Debt Overwhelming Millennials, But Most Agree That Future Looks Positive

A new survey conducted by Wells Fargo found that four in 10 millennials say they are “overwhelmed” by their debt.

The survey of more than 1,600 millennials between 22 and 33 years old and 1,500 baby boomers between 49 and 59 years old found that 40 percent of millennials described their debt as overwhelming compared to only 23 percent of baby boomers. Fifty-six percent of millennials reported they were living paycheck to pay check and 45 percent realized they needed to start saving for retirement after the Great Recession, though they hadn’t started.

The debt survey that was released last Tuesday, also found large differences between how men and women view their financial debt and worries. Sixty-one percent of men were reported to be saving compared to only 50 percent of women, therefore a higher number of women reported that they felt overwhelmed by their debt than men.

Karen Wimbish, the director of retail retirement at Wells Fargo, said “millennial women are starting out their working lives making far less than men and, as a consequence, are saving less and feeling less contentment at the start of their work lives.”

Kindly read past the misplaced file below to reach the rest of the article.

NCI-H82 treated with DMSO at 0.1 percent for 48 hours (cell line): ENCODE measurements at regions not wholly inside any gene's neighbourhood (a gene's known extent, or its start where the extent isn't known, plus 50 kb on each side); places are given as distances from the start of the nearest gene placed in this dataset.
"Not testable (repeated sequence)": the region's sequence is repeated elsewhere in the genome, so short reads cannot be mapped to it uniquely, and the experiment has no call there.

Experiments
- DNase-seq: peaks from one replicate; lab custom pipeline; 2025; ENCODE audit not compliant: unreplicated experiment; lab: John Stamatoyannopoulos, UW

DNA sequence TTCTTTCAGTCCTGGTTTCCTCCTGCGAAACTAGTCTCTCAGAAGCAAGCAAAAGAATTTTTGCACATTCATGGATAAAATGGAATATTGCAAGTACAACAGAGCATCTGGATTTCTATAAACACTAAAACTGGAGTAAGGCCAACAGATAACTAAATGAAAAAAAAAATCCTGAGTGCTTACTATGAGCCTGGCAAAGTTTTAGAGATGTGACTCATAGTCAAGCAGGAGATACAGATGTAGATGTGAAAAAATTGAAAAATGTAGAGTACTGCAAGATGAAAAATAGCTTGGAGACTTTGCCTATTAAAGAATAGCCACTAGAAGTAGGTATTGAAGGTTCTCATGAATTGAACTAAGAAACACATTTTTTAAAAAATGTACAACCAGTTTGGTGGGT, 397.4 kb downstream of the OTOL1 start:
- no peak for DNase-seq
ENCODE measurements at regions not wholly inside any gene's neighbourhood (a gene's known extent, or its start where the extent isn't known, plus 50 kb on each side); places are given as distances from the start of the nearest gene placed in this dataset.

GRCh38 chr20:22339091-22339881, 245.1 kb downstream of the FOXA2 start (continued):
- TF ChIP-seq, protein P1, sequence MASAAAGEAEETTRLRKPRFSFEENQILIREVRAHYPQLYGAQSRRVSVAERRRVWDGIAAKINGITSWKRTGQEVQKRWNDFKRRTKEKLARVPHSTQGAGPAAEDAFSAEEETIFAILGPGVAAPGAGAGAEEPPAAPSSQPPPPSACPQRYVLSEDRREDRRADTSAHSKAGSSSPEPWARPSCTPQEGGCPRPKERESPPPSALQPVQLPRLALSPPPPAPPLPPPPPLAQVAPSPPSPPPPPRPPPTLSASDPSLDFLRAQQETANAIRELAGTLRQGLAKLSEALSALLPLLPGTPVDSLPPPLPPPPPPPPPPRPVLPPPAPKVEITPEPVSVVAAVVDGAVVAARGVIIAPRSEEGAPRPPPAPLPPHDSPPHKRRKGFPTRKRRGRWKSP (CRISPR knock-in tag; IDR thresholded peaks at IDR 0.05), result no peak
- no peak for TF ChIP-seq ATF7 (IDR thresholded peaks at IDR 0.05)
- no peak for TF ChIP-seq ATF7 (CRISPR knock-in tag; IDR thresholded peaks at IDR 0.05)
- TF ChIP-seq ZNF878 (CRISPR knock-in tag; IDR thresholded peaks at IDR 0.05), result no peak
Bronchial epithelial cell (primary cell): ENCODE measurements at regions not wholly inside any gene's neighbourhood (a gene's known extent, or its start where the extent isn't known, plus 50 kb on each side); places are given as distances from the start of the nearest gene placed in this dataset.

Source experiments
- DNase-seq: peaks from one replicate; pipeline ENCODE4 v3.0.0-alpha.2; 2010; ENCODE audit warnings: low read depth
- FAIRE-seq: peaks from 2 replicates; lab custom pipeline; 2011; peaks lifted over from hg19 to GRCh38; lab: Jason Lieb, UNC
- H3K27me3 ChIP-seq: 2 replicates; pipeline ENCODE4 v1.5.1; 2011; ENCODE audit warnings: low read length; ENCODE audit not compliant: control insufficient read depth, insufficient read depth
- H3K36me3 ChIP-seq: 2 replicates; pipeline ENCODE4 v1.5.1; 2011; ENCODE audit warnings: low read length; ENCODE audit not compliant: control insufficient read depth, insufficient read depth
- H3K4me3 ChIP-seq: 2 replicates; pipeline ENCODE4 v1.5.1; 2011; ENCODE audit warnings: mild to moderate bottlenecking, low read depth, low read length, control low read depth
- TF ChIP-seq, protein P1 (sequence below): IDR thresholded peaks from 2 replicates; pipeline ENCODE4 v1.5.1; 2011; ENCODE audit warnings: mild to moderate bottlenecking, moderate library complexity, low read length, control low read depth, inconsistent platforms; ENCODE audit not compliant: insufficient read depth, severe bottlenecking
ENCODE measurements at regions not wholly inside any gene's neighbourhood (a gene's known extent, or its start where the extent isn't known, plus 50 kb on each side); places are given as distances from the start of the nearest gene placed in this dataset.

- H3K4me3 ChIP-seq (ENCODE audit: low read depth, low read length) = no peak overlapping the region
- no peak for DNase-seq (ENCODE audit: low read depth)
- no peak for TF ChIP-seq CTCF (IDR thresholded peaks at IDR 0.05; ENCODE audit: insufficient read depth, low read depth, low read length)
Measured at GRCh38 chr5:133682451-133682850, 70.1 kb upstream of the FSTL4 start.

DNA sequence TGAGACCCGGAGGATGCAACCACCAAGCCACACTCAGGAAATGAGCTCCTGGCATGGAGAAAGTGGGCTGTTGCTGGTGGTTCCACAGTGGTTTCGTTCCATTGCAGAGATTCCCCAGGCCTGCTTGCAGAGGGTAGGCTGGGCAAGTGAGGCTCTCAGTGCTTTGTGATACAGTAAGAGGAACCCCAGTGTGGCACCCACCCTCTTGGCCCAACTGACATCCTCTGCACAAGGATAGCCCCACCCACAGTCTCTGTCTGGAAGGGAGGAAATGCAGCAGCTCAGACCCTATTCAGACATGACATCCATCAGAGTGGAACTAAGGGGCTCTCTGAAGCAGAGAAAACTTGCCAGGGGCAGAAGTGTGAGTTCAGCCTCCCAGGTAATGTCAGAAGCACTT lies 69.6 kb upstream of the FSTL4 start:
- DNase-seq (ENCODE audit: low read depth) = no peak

Forty-seven percent of the people surveyed said they spent at least half of their monthly paychecks paying off their debts, which included student loan, auto, mortgage, and medical debt. The largest amount of their money went on paying off their credit card debt.

Despite the overall feelings of overwhelming debt woes, millenials seemed optimistic about the future. Seventy-two percent of millennials said they “are confident [they] will be able to save enough to create the lifestyle they want in the future,” and 68 percent reported they thought they would have a better standard of living than their parents.

“The silver lining of the recession that started over five years ago is that a majority of millennials get that saving is a necessity and even equate it with ‘surviving’ tough times.”

Since the Recession, millennials have seen the effect it had on their families lives and do not want to be in the same situation so are racing to climb out of debt. Debts that were once ignored or pushed to the side are now being tackled head on by the millennials who are trying to pay off their debts as soon as possible so that they can start saving for a debt free future.

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